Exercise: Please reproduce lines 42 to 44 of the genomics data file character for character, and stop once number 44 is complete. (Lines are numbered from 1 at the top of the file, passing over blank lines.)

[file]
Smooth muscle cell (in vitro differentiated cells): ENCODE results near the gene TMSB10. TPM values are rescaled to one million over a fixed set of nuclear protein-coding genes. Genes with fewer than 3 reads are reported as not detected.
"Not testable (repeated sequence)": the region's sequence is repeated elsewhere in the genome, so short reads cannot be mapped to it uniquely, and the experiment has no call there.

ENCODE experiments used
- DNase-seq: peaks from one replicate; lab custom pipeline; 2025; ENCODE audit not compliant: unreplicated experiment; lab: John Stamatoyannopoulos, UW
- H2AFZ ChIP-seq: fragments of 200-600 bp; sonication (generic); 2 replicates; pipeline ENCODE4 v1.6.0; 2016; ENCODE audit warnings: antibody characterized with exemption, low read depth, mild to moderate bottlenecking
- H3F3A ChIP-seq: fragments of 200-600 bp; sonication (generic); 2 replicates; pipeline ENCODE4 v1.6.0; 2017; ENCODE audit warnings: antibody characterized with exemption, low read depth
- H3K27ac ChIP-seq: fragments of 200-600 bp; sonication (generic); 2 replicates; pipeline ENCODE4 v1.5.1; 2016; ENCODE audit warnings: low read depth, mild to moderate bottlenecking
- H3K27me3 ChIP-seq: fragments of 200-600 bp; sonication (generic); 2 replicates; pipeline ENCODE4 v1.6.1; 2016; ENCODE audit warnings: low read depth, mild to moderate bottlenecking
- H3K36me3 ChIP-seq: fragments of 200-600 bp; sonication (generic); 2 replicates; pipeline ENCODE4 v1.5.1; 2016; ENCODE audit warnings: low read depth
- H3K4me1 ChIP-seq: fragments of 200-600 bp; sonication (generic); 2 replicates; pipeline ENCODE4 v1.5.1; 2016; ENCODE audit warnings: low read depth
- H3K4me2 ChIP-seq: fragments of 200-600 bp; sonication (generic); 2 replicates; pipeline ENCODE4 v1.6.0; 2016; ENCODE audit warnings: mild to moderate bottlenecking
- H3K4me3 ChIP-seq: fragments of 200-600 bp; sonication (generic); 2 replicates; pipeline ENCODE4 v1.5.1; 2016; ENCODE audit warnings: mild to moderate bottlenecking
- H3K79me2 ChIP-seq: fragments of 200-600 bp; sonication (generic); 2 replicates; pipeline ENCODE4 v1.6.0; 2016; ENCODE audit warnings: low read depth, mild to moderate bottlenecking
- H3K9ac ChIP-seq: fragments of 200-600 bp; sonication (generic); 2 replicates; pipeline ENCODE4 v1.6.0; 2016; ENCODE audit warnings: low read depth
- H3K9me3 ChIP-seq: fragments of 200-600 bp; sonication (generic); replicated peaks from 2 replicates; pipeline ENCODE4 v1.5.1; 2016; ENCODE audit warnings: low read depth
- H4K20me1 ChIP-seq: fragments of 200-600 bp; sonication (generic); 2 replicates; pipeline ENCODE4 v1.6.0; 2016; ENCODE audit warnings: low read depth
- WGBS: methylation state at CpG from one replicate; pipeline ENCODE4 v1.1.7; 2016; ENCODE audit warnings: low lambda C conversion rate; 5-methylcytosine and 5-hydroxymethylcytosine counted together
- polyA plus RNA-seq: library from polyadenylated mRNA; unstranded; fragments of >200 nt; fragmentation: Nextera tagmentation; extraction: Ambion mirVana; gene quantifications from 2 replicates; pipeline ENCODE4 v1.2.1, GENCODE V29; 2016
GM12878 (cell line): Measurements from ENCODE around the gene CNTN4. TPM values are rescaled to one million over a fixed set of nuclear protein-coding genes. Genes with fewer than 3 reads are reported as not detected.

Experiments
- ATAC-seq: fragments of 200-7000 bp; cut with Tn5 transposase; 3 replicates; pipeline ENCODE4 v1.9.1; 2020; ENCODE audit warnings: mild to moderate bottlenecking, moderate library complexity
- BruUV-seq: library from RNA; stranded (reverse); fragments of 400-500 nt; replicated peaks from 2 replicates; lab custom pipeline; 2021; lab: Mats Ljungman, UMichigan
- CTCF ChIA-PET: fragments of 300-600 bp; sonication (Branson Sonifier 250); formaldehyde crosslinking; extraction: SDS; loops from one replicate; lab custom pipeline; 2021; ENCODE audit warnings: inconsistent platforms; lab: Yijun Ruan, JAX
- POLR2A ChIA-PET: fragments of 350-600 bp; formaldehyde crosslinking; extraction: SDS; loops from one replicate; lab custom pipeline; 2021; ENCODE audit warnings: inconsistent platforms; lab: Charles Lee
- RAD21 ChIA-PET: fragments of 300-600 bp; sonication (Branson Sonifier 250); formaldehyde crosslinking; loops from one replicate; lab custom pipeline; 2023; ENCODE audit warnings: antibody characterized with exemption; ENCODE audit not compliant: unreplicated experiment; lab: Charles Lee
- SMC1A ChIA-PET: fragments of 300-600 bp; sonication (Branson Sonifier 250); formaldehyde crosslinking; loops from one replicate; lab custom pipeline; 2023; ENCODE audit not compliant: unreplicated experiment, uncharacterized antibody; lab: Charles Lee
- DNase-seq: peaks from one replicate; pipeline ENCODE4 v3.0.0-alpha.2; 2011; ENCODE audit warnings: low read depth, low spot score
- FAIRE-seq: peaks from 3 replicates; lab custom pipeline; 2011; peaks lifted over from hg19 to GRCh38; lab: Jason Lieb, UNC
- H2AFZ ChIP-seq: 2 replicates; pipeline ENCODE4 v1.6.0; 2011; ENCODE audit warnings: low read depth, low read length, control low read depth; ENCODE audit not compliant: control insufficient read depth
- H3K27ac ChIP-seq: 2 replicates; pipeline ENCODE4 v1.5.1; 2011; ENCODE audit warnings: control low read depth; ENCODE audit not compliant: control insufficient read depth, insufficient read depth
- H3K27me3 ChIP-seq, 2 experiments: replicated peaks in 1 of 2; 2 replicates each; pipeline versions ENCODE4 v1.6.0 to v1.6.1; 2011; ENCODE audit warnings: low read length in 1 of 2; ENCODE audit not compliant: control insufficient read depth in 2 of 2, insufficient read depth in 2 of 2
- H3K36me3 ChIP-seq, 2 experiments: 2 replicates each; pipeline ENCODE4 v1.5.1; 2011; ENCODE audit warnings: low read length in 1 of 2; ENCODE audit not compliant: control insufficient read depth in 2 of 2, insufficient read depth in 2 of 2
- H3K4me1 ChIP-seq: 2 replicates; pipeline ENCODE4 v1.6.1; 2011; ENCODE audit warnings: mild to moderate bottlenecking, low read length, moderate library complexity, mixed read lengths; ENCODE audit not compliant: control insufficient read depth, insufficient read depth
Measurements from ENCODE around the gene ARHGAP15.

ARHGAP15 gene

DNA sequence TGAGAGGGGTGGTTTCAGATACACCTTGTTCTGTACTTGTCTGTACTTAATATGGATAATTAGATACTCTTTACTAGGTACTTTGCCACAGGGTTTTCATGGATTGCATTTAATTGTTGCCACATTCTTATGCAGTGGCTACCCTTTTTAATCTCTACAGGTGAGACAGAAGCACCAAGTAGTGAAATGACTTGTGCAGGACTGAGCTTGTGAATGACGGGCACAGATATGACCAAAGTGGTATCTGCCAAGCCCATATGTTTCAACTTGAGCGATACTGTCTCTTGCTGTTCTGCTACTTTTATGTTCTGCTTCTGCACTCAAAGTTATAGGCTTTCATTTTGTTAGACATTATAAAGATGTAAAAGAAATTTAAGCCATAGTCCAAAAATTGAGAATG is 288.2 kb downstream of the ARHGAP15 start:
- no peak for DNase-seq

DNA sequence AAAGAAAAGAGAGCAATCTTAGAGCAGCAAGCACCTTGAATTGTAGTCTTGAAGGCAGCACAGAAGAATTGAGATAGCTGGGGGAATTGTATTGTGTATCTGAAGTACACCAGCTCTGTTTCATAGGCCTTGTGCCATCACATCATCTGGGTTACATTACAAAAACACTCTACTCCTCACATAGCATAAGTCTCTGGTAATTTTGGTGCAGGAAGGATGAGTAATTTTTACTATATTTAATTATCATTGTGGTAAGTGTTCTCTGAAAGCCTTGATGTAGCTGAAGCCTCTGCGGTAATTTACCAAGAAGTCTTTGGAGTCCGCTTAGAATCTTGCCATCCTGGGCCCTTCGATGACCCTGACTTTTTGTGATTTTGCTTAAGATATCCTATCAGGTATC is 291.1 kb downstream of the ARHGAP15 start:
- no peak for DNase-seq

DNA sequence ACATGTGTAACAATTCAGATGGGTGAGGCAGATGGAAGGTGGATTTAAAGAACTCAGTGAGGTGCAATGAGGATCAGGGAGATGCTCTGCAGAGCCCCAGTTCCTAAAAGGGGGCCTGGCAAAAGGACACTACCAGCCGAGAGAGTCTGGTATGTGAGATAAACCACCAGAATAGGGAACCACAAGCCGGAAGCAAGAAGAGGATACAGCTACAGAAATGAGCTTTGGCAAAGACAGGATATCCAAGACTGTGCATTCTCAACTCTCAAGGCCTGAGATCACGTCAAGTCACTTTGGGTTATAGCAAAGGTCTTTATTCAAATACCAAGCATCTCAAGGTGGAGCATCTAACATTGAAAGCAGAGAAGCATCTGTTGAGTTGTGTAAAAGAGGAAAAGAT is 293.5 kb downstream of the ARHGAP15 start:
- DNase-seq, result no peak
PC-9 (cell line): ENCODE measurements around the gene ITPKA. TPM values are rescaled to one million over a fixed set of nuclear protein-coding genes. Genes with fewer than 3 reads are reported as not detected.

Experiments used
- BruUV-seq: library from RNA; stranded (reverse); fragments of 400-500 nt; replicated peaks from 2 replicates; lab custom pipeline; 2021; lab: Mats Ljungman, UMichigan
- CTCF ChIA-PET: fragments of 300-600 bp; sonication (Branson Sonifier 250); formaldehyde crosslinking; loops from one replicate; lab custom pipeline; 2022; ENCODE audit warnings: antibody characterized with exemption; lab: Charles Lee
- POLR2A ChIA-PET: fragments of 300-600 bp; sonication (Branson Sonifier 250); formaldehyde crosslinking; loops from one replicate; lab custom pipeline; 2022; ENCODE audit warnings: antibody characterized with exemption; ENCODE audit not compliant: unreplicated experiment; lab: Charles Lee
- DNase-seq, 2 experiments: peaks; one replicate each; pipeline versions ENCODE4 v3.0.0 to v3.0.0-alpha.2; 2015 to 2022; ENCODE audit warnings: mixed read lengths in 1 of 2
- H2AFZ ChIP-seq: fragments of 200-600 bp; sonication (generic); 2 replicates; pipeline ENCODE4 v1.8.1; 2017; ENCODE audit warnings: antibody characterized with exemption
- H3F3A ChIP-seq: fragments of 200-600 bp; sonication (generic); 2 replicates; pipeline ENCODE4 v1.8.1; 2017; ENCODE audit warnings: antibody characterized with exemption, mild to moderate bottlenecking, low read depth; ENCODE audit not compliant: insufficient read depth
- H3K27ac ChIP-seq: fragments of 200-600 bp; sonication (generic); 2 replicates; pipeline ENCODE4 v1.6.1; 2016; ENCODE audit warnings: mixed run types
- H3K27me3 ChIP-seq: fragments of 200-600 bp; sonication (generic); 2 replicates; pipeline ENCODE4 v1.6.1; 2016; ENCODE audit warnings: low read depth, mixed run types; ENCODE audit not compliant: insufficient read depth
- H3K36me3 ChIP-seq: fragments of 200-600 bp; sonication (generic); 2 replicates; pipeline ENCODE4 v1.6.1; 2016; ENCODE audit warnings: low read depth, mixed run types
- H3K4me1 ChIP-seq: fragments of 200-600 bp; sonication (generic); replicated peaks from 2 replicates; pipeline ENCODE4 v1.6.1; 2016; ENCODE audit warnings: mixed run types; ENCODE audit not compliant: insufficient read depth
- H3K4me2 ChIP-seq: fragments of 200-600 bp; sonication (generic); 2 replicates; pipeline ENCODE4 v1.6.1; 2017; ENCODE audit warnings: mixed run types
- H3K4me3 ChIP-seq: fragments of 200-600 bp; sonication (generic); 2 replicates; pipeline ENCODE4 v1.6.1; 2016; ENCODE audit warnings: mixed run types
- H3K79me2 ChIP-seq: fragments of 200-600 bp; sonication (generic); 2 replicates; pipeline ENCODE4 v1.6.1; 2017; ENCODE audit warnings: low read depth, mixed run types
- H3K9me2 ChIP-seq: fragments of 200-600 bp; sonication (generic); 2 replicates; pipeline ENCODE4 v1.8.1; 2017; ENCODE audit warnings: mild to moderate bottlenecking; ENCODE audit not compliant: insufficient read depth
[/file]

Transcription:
PC-9 (cell line): ENCODE measurements around the gene ITPKA. TPM values are rescaled to one million over a fixed set of nuclear protein-coding genes. Genes with fewer than 3 reads are reported as not detected.

Experiments used
- BruUV-seq: library from RNA; stranded (reverse); fragments of 400-500 nt; replicated peaks from 2 replicates; lab custom pipeline; 2021; lab: Mats Ljungman, UMichigan